In mid-March, Stanford’s Nobel laureate Michael Levitt (biophysicist and professor of structural biology) discussed the “natural experiment” of the Diamond Princess cruise ship, a virtually perfect sealed petri-dish disproportionately filled with the most susceptible age and health groups.  Even here, despite the virus spreading uncontrolled onboard for at least two weeks, infection only reached 20% of passengers and crew (an “upper bound” to infection levels?); Levitt concluded that we must have high levels of innate immunity that can clear the virus.  And using very simple mathematics (not “15,000 lines of uncommented code” like Neil Ferguson) he demonstrated that the virus’s spread had never been exponential but rather has been running out of steam from day one. Who listened?

The eccentric biostatistician Knut Wittkowski came at things from a different angle, the “null hypothesis” angle – a default, in layman terms.  In the absence of evidence to the contrary, he assumed that covid-19 was a normal viral respiratory disease, and at the end of March wrote a compelling but neglected paper showing how the emerging data backed up his view that “respiratory diseases [including covid-19]… remain only about two months in any given population”.

This can be seen in the first graph at the top of this article showing the UK’s epidemic, but is illustrated more clearly by a simple “what-if” thought-experiment: respiratory viral diseases generally peak in mid-winter, and covid-19 is very unusual to be killing people with a peak at Easter.  If we simply move covid-19 deaths from spring to winter, the death-toll and the extent of the epidemic is put in the context of recent bad (but not dramatic) influenza years.


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The 1918 Spanish flu record added to the Hollywoodian movie "Contagion" became our theme song — inspired by a few profit makers... Fear is the driver of controls...


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blaming moscow for low death count...

Having one of the lowest coronavirus-related mortality rates in the world, Russia still lags behind over a dozen countries with near-zero COVID fatality rates. That, however, was good enough to once again land Moscow firmly on the radar of Western mainstream media over its "suspiciously" successful bid to tackle the ongoing pandemic.

"In the past several days there have been news reports in Western media accusing Russia of under-reporting deaths in the country due to the coronavirus epidemic", says Gilbert Doctorow, an independent political analyst based in Brussels. "In particular, I can point to articles in the New York Times and in the Financial Times. With respect to the New York Times, the piquant title given to one respective article pointing to a 'Coronavirus Mystery' – is fully in line with the daily dose of anti-Russian propaganda that this most widely read American newspaper has been carrying on for years now."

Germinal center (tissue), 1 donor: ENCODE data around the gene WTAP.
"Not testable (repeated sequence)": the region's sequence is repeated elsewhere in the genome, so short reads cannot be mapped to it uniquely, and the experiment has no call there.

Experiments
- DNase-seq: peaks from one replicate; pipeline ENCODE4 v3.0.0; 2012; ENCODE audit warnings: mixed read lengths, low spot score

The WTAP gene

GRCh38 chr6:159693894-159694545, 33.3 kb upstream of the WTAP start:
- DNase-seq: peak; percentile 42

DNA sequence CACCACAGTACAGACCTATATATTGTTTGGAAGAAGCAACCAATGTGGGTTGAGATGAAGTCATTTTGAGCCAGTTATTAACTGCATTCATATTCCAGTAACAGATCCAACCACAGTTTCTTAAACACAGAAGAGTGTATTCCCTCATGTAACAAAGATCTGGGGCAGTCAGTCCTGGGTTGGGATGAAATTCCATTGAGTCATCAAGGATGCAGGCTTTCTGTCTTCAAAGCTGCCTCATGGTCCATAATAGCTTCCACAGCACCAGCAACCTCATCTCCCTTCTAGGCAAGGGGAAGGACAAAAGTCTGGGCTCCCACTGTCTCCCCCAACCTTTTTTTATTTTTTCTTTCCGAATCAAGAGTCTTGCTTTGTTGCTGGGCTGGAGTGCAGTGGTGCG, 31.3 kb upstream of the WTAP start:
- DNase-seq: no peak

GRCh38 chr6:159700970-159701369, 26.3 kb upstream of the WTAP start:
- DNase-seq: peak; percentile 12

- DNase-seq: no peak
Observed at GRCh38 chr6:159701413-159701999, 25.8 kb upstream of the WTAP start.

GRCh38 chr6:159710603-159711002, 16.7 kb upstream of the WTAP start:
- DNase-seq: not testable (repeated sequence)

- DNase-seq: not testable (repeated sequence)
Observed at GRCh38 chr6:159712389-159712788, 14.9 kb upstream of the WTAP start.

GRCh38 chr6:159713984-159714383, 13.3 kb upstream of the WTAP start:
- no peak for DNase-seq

Doctorow recollects that "a couple of weeks ago the same paper carried an article by one of its veteran science journalists accusing President Putin of using the coronavirus to undermine American science, and medicine in particular".

Citing the allegations put forward by the Financial Times that Russian deaths from the virus could be 70% higher than the official number, Doctorow highlights that even if that were true, it does nothing to change the bigger picture.

"It obscures the fact that both official and unofficial numbers are miniscule compared to the devastation wrought by the virus elsewhere in Europe (Italy, Spain and the UK) or in the US, where the numbers continue to spike", the political analyst says. "Russia has either a couple of thousand deaths or something closer to three thousand. Compare that to the official deaths ten times greater in the worst hit European countries having overall populations less than half or a third of Russia’s. So the accusation of 72% underreporting in Russia is a debating point that can easily be shown to be deceptive if not irrelevant."

Different Ways of Counting COVID Deaths    


One of the most probable reasons behind the low COVID toll in Russia is the method of counting deaths, because "if the final cause is a disease of an organ, this is listed as the cause", says Karl Grossman, an award-winning investigative reporter and a full professor of journalism at the State University of New York and College at Old Westbury.

According to Grossman, this is not unlike some, but not all, of the mortality accounting in the United States which resulted in subsequent changes in the number of people listed as dying from COVID-19.

It appears that different countries are using different mechanisms, echoes Dr. Anthony Moretti, department head for Communication at Robert Morris University.

"In doing so, there's a sense in the West that a cover up is in play", he presumes. "In my opinion, the cover up would be if the governments refused to acknowledge Person X had died. That's not happening; rather, the cause of death is in dispute - Government A says Person X died from Y, while in other countries, the cause is listed as related to coronavirus."


The apparent differences do not mean that Russia's counting is imprecise, quite the contrary, argues Joe Quinn, a Paris-based political commentator and author, who believes that the COVID death toll is artificially inflated in the West.